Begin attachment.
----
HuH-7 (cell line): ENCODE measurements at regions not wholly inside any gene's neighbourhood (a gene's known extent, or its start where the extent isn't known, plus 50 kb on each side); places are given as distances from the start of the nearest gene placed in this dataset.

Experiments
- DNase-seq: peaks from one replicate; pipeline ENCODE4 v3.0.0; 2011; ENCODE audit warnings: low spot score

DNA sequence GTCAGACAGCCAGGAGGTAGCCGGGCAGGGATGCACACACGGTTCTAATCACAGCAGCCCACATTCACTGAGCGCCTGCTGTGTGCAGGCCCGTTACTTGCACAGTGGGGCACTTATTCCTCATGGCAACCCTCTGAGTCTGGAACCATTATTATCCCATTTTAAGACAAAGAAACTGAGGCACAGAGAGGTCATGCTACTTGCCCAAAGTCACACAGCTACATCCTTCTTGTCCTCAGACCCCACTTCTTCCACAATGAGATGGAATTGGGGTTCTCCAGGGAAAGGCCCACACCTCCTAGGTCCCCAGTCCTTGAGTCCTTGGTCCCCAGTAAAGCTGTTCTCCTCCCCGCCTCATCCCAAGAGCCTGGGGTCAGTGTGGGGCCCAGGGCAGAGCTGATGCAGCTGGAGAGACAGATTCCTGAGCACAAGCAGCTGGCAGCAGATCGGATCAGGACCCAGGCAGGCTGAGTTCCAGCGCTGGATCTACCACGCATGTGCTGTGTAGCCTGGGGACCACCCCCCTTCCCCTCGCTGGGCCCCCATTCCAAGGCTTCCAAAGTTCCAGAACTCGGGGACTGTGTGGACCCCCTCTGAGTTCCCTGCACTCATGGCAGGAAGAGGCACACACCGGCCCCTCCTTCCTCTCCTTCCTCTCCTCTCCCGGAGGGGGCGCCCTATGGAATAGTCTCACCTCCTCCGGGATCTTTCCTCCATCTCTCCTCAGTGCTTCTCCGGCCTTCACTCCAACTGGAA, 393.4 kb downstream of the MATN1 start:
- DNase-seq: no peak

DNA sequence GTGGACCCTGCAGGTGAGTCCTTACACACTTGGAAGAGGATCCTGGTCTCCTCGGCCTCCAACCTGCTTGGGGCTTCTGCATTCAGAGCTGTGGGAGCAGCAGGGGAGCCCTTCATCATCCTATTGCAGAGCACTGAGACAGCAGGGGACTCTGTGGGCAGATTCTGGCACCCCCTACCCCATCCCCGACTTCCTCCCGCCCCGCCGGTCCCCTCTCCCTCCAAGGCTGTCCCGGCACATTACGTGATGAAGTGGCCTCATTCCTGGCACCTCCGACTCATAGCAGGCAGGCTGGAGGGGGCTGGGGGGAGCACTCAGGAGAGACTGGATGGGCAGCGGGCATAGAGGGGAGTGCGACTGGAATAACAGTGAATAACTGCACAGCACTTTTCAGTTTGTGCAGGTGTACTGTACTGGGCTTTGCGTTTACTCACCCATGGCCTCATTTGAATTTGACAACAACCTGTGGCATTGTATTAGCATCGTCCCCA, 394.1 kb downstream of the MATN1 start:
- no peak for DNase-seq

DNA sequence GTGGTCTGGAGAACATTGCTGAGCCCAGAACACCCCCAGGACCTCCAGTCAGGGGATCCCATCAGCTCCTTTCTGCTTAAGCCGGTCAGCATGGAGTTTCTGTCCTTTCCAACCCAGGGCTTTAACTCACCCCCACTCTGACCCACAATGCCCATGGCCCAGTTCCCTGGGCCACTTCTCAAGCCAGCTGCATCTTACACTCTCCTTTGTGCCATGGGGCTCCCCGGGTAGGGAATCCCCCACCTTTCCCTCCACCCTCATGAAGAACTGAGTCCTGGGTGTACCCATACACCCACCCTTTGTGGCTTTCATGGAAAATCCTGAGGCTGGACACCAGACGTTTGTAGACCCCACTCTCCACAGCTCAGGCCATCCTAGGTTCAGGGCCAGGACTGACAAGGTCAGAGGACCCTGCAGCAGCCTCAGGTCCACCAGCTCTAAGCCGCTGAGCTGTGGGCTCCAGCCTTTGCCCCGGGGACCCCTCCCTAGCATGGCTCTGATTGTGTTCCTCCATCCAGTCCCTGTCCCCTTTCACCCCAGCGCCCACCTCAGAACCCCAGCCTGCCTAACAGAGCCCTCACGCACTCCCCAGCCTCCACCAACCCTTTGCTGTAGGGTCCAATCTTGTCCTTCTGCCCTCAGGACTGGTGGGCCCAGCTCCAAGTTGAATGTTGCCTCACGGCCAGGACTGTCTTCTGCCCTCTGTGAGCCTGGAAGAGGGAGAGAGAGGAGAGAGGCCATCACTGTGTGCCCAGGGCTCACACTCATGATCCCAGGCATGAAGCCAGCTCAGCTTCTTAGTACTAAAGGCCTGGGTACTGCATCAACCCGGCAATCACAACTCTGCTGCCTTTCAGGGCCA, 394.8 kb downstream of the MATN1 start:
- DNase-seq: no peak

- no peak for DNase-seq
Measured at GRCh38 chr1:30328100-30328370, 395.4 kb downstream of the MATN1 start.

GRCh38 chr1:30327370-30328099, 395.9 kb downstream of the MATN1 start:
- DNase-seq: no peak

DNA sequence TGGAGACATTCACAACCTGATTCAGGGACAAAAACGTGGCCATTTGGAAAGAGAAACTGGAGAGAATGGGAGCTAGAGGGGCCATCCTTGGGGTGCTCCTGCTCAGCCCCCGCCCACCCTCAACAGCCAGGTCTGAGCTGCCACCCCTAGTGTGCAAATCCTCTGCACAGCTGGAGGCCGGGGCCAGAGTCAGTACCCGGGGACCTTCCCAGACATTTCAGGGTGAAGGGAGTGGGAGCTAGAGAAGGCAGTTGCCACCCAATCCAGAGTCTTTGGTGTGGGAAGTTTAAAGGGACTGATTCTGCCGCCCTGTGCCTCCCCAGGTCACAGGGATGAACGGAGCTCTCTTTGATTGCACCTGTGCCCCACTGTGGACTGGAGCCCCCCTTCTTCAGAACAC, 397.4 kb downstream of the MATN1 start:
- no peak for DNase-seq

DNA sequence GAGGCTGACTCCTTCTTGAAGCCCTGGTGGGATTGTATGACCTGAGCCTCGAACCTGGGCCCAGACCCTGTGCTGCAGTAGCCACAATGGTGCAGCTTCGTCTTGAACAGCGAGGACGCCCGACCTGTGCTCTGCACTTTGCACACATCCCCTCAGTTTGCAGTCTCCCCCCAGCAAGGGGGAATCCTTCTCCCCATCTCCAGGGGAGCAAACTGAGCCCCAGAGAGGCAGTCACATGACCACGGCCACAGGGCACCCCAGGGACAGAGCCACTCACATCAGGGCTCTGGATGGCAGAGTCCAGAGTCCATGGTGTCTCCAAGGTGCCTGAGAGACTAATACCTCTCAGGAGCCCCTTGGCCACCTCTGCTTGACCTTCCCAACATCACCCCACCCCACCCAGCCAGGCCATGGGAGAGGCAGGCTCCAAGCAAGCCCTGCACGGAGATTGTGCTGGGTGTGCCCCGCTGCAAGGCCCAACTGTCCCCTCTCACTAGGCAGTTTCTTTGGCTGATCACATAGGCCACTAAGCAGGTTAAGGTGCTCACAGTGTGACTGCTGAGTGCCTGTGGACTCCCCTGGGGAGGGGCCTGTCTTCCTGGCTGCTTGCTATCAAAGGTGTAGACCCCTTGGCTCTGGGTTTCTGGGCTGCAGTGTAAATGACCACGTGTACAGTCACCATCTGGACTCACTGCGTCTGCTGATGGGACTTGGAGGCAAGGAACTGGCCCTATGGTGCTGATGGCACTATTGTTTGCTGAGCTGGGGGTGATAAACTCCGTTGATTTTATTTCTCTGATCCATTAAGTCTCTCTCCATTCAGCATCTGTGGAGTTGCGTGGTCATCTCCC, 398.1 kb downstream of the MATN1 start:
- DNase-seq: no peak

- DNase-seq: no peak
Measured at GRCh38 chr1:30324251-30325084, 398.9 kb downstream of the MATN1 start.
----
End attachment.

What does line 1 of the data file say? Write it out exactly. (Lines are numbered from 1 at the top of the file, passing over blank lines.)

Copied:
HuH-7 (cell line): ENCODE measurements at regions not wholly inside any gene's neighbourhood (a gene's known extent, or its start where the extent isn't known, plus 50 kb on each side); places are given as distances from the start of the nearest gene placed in this dataset.